1-Man Down Plans and Why You Should Have One

1-Man Down Zoning Plans And Why You Should Have One

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It occurred to me that I talk about 1-man down zoning plans with special education teachers all the time. I’ve talked about them in FB Lives and in training, but I’m not sure I’ve ever written about the best ways to implement them.

Consider this scenario as a classroom teacher. On a Tuesday, you get to school to discover that you have only 1 of the 2 special education paraprofessionals assigned to your special education classroom. And there are no subs or teacher assistants available.

That sped classroom barely runs with the 3 of you in place. Now you have to scramble to figure out how to get through the day with 1 man down (the missing para).

Sound familiar? Yea, I thought so. I think it does to all of us. All of us have experienced the 1-man (or 2-man, or all-man) down day. And of course we dread those days.

It’s bad enough being short-staffed in the school setting. But, the scramble at the beginning of the day to change up the whole classroom schedule only makes it worse. It’s like starting the day 5 steps behind.
1-Man Down Zoning Plans And Why You Should Have One

What is a 1-Man Down Plan?

That’s where a 1-man down zoning plan comes in. Essentially it’s a plan for what is going to happen when you don’t have all your staff. A zoning plan is a schedule for the staff. A 1-man down plan is how your schedule and your zoning plan will be adjusted for that day. This is essential when thinking about special education paraprofessional training.

Why Do I Need One?

There are several purposes and advantages to having a 1-man down zoning plan.

  1. You need it for the day I described earlier when you don’t have a sub for an absent staff member. It eliminates the scramble in the morning and makes the day run more smoothly.
  2. 1-man-down plans are also really helpful when you are going to be absent. In that case, it might not be a 1-man down zoning plan, but it makes it easier to have a sub zoning plan. Let’s face it, your paras run the room when you are absent…not the sub. Am I right? So, make it easy on everyone and just create a copy of the zoning plan that has the para doing your duties, and the sub doing the para’s duties. Then there is no frustration for a sub who thinks she needs to be the teacher.
  3. Finally, using 1-man down plans are great ways to provide training to your staff. Every 2 weeks (if you don’t have frequent absences) consider running a 1-man down day with all your staff present. This can allow you to step back and provide modeling and coaching for a staff member. Or to have a staff member come over and watch you run a center to train him or her. Or just allow you to float in the room and get a better sense of how the students (and the staff) are doing. That allows your staff to work more effectively (and you to plan more effectively) on the days when everyone is there. And you can even use it to work the kinks out of your 1-man down plan.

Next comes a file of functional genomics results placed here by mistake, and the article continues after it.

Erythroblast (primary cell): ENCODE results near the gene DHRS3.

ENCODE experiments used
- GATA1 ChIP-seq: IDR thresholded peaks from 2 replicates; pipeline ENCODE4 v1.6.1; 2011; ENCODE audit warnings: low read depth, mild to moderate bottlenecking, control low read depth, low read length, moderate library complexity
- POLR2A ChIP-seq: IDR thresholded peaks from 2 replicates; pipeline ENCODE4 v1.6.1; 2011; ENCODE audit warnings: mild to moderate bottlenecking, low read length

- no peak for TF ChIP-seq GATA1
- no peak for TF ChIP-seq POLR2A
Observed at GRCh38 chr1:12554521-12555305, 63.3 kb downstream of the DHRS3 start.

How Do I Make a 1-Man Down Plan?

To make a 1-man down plan, you will probably have to adjust both your schedule and your zoning plan. So I start with the schedule.

Step 1: Adjust the Schedule

First, figure out if you need to reduce the number of activities going on if you have fewer staff. For instance, if you have centers [link] that are each supervised by a staff member you will have to go from 3 centers to 2 (in our example). Do you want to leave all the centers running but have one that can be supervised from a distance (you could do this by including independent work or computer into classroom instruction, perhaps)? Or do you need to eliminate one of the centers? Or can you substitute a different center on the 1-man down day?

Illustration of 1-man down centers schedule in which 4 centers are shifted to 3 by moving 2 students in with the other students.
This is an illustration from my Building Teams and Zoning Plan Toolkit on TPT. And it’s included with membership to the Special Educator Academy!

For instance, could you have the math practice center move to a computer center (that the students might be more independent in) for that day? Then you could keep your groupings of students and not have to rearrange as much.

However, if you figure out you need to reduce the activities, figure out how you might regroup your students based on student needs. Which students will you move to make 2 groups instead of 3?

Step 2: Adjust the Zoning Plan

Once you have your schedule set up, you can adjust your zoning plan to incorporate just 2 staff members. Just take the document and shift the responsibilities to the other staff according to your modified schedule to support students. Sometimes it’s easier to start with a new zoning plan and sometimes you can just modify the old one. It depends on how much the schedule has changed. Either way, make sure to have a written zoning plan for these days so staff can follow along without a lot of explaining.

My goal in running a classroom is always to make it run without anyone having to direct the staff in what to do. Everyone is aware of classroom management and classroom goals. The more time you spend directing the staff in their unique role, the less time you are engaged with students. And when that happens, we lose their focus. So, work to make your classroom essentially run itself with special education paraprofessional training and zoning plans, and think about how it will run on days when there isn’t instructional support and things go wrong this school year.

You’ll thank me for it later!

Looking for more information on setting up your classroom effectively to maximize student engagement? In fact, we have a Quick Win about how to make a 1-man down plan in the Academy! Come take our course in the Special Educator Academy!

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